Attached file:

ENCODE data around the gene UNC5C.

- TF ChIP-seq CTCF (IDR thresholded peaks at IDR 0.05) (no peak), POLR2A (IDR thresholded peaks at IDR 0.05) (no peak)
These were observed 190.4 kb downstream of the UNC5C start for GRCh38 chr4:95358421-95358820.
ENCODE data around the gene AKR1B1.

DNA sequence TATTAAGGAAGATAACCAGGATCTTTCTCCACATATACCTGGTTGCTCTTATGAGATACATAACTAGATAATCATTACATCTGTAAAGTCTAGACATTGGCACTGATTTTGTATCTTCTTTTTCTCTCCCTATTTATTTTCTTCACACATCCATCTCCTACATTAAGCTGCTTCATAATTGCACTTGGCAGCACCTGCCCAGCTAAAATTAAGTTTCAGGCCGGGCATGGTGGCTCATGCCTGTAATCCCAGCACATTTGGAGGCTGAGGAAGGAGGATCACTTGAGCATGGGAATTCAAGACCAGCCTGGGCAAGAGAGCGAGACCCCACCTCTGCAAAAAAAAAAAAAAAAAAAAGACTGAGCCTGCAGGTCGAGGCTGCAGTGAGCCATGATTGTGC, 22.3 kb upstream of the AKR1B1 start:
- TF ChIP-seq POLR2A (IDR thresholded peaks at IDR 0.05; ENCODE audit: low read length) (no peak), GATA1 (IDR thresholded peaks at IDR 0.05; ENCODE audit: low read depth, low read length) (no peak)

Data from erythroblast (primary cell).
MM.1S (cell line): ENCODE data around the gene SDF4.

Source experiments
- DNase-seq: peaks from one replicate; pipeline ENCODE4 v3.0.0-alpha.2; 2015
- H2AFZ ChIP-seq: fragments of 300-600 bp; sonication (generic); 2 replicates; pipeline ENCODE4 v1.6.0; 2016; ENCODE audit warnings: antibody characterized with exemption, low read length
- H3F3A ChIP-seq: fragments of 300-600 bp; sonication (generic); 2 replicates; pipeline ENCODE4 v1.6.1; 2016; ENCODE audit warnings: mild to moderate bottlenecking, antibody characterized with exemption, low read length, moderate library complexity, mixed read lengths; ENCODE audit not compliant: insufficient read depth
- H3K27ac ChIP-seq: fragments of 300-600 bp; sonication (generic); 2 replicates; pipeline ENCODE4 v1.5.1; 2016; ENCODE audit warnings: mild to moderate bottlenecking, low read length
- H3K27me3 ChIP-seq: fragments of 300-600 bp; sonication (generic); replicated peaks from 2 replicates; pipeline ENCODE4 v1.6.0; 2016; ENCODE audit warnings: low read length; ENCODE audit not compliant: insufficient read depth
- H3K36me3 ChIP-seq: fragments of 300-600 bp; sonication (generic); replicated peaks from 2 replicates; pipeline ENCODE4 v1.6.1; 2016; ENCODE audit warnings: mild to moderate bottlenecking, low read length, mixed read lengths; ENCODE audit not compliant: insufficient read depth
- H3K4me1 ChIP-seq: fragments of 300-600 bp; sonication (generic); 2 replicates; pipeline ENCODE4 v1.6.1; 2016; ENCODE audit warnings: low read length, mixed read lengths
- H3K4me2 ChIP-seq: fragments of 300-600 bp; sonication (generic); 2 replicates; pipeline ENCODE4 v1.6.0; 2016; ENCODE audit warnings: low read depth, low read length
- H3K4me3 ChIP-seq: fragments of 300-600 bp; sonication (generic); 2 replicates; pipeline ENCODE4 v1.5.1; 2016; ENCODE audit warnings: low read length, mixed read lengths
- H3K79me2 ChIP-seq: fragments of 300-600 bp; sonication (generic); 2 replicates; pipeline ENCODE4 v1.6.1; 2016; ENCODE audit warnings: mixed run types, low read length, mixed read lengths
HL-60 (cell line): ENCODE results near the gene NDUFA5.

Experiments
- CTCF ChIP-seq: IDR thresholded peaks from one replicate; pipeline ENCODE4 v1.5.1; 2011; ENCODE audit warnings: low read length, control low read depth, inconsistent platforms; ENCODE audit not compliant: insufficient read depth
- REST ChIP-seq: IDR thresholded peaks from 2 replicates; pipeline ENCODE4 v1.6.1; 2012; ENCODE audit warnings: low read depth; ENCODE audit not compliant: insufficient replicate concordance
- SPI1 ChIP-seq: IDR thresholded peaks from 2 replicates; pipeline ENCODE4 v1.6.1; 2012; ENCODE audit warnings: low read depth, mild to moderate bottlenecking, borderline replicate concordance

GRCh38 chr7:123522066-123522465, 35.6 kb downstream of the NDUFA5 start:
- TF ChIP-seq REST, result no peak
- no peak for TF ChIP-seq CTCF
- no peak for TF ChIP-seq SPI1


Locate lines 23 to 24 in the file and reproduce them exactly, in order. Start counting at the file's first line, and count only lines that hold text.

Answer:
- REST ChIP-seq: IDR thresholded peaks from 2 replicates; pipeline ENCODE4 v1.6.1; 2012; ENCODE audit warnings: low read depth; ENCODE audit not compliant: insufficient replicate concordance
- SPI1 ChIP-seq: IDR thresholded peaks from 2 replicates; pipeline ENCODE4 v1.6.1; 2012; ENCODE audit warnings: low read depth, mild to moderate bottlenecking, borderline replicate concordance